While not all furries have fursuits, due to the cost and limited availability of fursuit makers, most furries put a great deal of time and thought into their animal identities.

Some furries even have more than one fursona: Steve’s boyfriend has a giant hyena suit, which is often for embodying his more dominant side, and a red panda suit, which he has associated with being more submissive. When used like this, fursonas are less a vehicle for hiding, and more an avenue for self-expression that recognizes the complex intersection of the many traits we all carry within ourselves.

Furries are a hugely misunderstood community; they exist at the margins of our culture, and are generally only brought up to be dunked on. If they’re mentioned at all, they’re usually either the butt of a joke or something regarded with suspicion and fear. But “normies” (furry terminology for non-furries) can learn a lot from the ways in which furries push back against that shame and embrace the complexity of being, well, human.

Mainstream portrayals of furries frequently center the sexual aspect of the community, but these one-dimensional depictions unfairly ignore the wealth of creative expression in the community. Yet a knee-jerk denial isn’t the answer, either. A complete and honest discussion of the furry community should of course include sexuality, while shifting the focus from reinforcing stigma through either overemphasis or denial to embracing sex positivitybut it should also acknowledge that there is more to the community than that. Especially because the community can provide a path to all kinds of self-discovery. Steve was starting to figure out that he was gay when he first became involved with furries, and it was there that he learned to become comfortable with his sexuality.

Steve’s story is not uncommon, and it’s not incidental that he and others might find queer acceptance among furries. In fact, while just over 80% of non-furries report being exclusively heterosexual, fewer than 25% of furries do. Similarly, 2.0-2.5% of furries identify as transgender and 10% identify as genderqueerboth significantly higher percentages than among the general public.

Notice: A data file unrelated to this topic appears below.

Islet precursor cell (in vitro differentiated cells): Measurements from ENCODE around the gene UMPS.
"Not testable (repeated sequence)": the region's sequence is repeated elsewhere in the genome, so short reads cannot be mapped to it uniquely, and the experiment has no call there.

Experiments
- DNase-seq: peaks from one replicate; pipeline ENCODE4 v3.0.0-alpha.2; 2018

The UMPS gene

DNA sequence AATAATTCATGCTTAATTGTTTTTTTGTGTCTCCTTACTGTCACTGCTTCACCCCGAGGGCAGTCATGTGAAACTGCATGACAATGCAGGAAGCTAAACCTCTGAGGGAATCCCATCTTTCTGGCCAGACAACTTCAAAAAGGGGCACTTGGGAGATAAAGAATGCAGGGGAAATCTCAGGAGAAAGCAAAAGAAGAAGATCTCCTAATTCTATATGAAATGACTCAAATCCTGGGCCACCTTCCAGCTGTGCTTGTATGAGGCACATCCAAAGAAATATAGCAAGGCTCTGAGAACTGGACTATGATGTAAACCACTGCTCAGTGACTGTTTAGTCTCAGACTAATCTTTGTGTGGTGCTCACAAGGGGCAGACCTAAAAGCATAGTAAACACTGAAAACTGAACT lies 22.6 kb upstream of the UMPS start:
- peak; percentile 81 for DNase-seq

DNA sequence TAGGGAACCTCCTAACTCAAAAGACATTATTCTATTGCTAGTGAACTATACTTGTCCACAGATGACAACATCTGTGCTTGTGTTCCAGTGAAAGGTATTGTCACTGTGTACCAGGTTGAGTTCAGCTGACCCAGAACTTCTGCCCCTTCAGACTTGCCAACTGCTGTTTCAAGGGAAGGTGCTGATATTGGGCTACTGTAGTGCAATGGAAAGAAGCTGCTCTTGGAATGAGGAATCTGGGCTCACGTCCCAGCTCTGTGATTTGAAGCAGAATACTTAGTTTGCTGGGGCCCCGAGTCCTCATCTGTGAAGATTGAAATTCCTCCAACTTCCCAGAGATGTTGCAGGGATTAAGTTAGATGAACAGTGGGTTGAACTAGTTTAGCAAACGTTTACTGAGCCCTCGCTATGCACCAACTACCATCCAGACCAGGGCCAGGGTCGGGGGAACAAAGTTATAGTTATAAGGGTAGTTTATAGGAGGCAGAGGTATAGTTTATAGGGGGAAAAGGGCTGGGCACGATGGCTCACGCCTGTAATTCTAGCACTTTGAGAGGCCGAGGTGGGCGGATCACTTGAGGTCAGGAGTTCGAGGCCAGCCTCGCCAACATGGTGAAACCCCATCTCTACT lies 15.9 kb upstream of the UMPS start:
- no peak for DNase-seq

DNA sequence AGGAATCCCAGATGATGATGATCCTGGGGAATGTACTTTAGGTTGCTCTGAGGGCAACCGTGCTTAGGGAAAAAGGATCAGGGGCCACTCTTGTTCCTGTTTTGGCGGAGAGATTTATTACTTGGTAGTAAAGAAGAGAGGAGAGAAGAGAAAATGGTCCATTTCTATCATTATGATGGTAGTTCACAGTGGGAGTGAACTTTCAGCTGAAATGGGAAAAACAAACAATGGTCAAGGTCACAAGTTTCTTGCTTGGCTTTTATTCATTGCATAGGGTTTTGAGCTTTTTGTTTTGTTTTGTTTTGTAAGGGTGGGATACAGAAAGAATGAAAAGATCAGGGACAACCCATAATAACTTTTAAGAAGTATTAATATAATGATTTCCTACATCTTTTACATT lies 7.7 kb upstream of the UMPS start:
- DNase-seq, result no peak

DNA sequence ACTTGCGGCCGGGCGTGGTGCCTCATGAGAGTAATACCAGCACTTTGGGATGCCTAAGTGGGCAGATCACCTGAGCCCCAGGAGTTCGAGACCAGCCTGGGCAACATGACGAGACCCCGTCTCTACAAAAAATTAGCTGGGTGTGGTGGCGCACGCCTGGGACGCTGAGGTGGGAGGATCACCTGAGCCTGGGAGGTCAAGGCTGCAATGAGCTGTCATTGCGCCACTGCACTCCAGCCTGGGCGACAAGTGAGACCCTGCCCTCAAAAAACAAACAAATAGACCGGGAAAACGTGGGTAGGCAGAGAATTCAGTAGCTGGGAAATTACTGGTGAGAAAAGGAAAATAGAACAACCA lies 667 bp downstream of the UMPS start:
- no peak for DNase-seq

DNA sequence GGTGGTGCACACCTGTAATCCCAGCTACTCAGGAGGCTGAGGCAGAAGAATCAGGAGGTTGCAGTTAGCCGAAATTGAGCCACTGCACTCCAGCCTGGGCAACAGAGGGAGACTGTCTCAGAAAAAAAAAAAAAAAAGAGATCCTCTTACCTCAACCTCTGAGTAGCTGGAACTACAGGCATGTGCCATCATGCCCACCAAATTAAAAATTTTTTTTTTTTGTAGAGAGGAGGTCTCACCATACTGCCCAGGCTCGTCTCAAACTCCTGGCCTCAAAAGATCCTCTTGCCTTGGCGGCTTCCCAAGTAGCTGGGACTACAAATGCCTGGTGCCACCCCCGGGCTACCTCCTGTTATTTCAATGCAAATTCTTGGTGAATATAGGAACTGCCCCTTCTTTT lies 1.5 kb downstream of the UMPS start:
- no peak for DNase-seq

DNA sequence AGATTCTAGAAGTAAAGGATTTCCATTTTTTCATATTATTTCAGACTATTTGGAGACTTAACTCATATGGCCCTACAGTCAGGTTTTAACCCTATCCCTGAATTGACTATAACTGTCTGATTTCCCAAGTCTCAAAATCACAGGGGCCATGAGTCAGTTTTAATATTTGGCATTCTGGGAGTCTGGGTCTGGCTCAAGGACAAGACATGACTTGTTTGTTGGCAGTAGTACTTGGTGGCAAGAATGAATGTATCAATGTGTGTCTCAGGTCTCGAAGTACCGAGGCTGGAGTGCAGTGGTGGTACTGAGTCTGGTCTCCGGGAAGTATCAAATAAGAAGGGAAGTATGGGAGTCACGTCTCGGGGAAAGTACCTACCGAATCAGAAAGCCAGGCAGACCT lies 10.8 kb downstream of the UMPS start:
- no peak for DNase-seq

Now, years after he first got involved in the community, Steve’s days of worrying what other people think of him are long behind him. If shame is rooted in a fear of being unworthy of belonging, Steve has no need for it, because he’s found an inclusive community that not only welcomes who he is, but allows him to celebrate it.

And me? I may not be a furry, but these days I’m spending a lot less time worrying what others think about me, too. For years I struggled with the fear of being made to feel vulnerable and judged. This anxiety, exacerbated by years spent in the queer closet, dictated too many of my choices. But I am learning to let some of that go, and meeting Steve has helped me live into the messiness of who I am. Which is why I not only went to the convention but, once there, accepted an invitation to join him on stage.

Dancing in front of hundreds of people during Steve’s DJ set as cameras filmed the scene, I looked out over a pulsing sea of conference attendeessome in oversized suits of neon fur, some wearing just ears or tails, and others largely unadorned beyond badges stating their characters. Wondering how hot those wearing fursuits were quickly gave way to pure, unadulterated joy. They jumped and laughed, lifting their hands, paws, and hooves into the sky, giddy to be in a space where everyone could express themselves without scrutiny. And when I posted pictures and videos from the convention, I didn’t worry about what people thought, either.

Shame can kill, but it doesn’t always. More often the fear of being our fullest self just eats away at us like acid, gradually hollowing us out until the version of ourselves that we share with others feels like a costume. This fear can consume our inner complexity, reducing us to a shell of the person we really are, leaving us peering out from behind a mask we think will protect us. But letting that fear go, even for a night of dancing, can help us get closer to embracing the things about ourselves that the world says we should hide.

As Steve’s bass-heavy EDM flooded the crowded hotel ballroom, I felt my shame and fear tide. I was in a place where I was safe from judgment, a warm and welcoming den from which I could reenter the world with the confidence of the dog in Steve’s illustration. I never would have guessed it, but going to a furry convention made me feel more human.

Want to get exposed? Email Chris at [email protected] with a short description of a time when you felt truly vulnerablein either a positive or a painful way (or both).

Want more? Check out the previous installment of Exposed.

Image via Getty


Chris Stedman

Chris is the author of Faitheist and his essays and columns have appeared in Salon, The Guardian, CNN, MSNBC, The Advocate, The Rumpus, and The Washington Post. After spending the better part of his 20s working at Harvard and Yale, he now lives in Minnesota, where he is working as a community organizer, writing a book on messiness and vulnerability, and messily tweeting.